Freedom Incense Project
Freedom Incense Holders
and Freedom Project Bags.
The 1st shipment of incense received generated over £10,000 which will enable a significant number children of workers to go good English medium schools and provide food and education for others.
It`s early days in the bag project but the 1st shipments of bags received has generated over £500 which is going towards English lessons for the workers in Calcutta that make these bags.
I asked how much they were paid.. 150 - 200 Rupees a day - more than twice the Indian minimum wage, but still only about £2 a day.
The ones who had some education and crucially had English language. They could get a job in a Coffee Day or MacDonald`s and move up in to the next economic league.
So if you see a pack of Freedom Incense in a shop near you be prepared to pay about 10p over the odds (will you miss it?) but rest assured that that 10p will make make a world of difference to someone. Think about it.. perhaps over a cup of coffee.
Goes to the AW freedom fund
Goes to the AW Freedom fund
The Ancient Wisdom Freedom Fund, mission in Serampore, Kolkata is going good. Our latest initiative to start teaching the children English is off to a good start, with almost full attendance and very rapid learning skills. Regular readers will know, but we adopted a small Indian orphanage about a year ago.. with the help of Mr Chatterjee our Indian agent. He has worked tirelessly to make a difference to these kids.
The other day I had a very excitable skype conversation with Mr Chatterjee, the new teacher and lots of children wanting to practice english on me all at once.
You can support the orphanage project by stocking our Freedom products..
Greetings from Ubud, where I have just arrived from Kolkata.
From Saharanpur it was back to Delhi, doing deals down in the old Central Bazar near the train station. It's a bit dodgy, real back street old Delhi with winding avenues pushy traders and hidden go-downs. Just happens to be the old export trading area, and houses some very old family companies.
This is terrible area for gangs of beggars. Sat in a taxi at the lights you will inevitably hear a tap tap tap on the window, a ragged pathetic child with pleading eyes gesturing that they need food. Passing money to them is the wrong thing to do, you just feed the evil gang members and the system that trades in these unfortunate individuals. Encourage it and and you encourage mutilations and blindings, because this increases the earning potential of these poor unfortunates, not that they see a penny more than they need to stay alive.
From there to Kolkata with Mr Chatterjee who is our main agent. After visiting some potential suppliers in town, we headed out of town over the Ganges river and up to Mr Chatterjee's home town. Serampore is fairly large town, but with almost no infrastructure to speak of. Just one small hotel and no proper restaurants. The roads are narrow and potholed the town centre is hard to discern other than a decent foot path and some newly installed LED street lighting. Apart from the new lights, I wonder if it has changed much since 1845 when the Dutch left behind some crumbling colonial villas and a neatly organised street layout.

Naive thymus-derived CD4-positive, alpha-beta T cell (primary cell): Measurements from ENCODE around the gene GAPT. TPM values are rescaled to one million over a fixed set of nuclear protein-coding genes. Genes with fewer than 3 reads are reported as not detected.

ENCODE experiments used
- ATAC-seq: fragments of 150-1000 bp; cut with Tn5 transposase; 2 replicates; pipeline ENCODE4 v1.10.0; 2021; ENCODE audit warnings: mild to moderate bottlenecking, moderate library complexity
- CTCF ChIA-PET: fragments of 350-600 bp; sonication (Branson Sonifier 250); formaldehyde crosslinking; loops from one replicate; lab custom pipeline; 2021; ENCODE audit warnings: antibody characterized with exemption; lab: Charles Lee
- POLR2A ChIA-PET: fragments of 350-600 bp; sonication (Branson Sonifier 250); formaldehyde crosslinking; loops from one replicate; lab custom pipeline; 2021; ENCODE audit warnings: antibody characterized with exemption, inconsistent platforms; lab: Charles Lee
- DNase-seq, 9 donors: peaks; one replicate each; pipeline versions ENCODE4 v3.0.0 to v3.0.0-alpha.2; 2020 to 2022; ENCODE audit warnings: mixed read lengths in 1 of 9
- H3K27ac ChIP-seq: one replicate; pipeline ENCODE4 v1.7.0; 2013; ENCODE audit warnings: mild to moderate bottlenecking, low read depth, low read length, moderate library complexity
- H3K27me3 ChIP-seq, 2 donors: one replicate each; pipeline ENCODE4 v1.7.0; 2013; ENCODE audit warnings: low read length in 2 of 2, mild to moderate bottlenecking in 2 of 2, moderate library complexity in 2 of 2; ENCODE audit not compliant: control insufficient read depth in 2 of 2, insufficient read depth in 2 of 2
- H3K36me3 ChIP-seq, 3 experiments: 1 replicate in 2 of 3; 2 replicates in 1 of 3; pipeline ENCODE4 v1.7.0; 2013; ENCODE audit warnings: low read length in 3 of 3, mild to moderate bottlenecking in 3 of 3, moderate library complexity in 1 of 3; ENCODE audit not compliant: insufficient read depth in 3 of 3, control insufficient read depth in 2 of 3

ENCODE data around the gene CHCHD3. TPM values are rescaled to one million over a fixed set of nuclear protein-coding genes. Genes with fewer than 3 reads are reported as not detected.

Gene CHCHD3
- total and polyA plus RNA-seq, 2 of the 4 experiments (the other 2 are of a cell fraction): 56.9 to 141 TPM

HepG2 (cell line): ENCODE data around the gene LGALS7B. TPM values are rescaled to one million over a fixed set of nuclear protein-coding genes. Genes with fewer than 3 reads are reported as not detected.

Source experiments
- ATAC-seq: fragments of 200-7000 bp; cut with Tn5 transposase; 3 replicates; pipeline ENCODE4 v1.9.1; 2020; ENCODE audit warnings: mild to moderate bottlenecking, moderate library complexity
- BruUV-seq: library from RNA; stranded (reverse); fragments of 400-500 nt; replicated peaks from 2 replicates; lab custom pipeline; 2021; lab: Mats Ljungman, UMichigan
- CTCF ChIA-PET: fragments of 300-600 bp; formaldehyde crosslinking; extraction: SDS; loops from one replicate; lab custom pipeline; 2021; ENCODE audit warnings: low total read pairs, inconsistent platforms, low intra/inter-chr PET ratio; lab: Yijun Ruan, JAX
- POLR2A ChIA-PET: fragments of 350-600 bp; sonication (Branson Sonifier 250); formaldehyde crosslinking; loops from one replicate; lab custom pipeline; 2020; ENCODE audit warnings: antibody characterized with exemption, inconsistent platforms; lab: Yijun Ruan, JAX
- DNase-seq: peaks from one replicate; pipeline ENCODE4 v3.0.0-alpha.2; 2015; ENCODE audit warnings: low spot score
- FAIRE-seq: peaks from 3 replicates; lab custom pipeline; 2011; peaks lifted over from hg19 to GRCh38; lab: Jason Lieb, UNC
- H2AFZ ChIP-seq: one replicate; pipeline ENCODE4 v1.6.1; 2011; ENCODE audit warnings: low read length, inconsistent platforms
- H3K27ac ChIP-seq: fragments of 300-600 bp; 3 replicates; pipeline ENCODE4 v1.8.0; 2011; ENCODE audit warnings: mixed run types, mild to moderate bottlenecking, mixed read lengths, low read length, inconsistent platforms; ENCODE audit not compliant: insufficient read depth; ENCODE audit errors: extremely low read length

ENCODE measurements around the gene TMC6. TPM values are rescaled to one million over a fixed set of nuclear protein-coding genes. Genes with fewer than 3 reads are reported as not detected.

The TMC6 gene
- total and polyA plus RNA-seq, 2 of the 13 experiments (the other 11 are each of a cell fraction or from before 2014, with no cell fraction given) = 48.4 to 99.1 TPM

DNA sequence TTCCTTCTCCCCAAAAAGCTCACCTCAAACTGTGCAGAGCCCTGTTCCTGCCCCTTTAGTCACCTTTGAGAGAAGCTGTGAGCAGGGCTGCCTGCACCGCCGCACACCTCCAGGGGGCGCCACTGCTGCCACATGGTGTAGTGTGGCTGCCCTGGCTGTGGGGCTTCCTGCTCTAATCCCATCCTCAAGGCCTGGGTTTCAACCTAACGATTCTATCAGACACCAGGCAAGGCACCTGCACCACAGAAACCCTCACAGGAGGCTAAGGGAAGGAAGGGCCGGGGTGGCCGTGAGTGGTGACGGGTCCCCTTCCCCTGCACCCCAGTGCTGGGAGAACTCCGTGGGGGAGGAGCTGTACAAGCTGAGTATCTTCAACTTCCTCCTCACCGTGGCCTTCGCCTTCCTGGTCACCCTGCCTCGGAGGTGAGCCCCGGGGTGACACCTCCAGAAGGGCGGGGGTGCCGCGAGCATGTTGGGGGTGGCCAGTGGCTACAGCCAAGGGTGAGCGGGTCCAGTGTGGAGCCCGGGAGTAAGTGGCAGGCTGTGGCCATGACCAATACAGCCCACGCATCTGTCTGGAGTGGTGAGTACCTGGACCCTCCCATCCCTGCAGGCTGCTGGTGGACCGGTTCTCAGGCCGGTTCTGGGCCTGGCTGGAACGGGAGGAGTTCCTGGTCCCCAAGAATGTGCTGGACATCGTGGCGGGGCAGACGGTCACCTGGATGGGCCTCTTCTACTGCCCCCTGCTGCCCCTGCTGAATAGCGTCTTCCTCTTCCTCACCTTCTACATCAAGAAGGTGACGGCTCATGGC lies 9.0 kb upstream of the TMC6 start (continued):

The people however are a delight, peaceful and gentle with a sharp intellectual wit. The better off residents do the best they can to help the poor people. Regular readers will know that we do our bit to support a orphanage in the town. A delightful couple, and a lady who does the cooking (on the right with me in the picture) have given their lives to looking after around 25 young children. They go to a good school, are clean and well dressed and amazingly well behaved. Not to say talented kids.
This time they put on a small music and poetry show for me and Chatterjee. Where do these homeless children come from. Well for any number of reasons they end up on the streets, and can fall into the hands of the beggar gangs. From here to tapping on taxi windows in Delhi is not a long journey. The local police when they find a homeless child bring them here. Mr & Mrs Kundu take them in and care for them like their own children. There is zero government support, but local business people make donations of money or food to help. From the AW Freedom Fund we paid for a house renovation including a new roof. This time we fitted a decent kitchen.
We buy jute products here, and I spent four days working on new products and seeing a growing list of local handicraft workers bring their wares, hopeful of becoming suppliers. Most products generally are not suitable for our market, but with a bit of redesigning we can make some interesting things.. but it's a lot of work. Charity is good, but trade is better, because it gives people a chance to make something they can be proud of and with their own efforts improve their lot.
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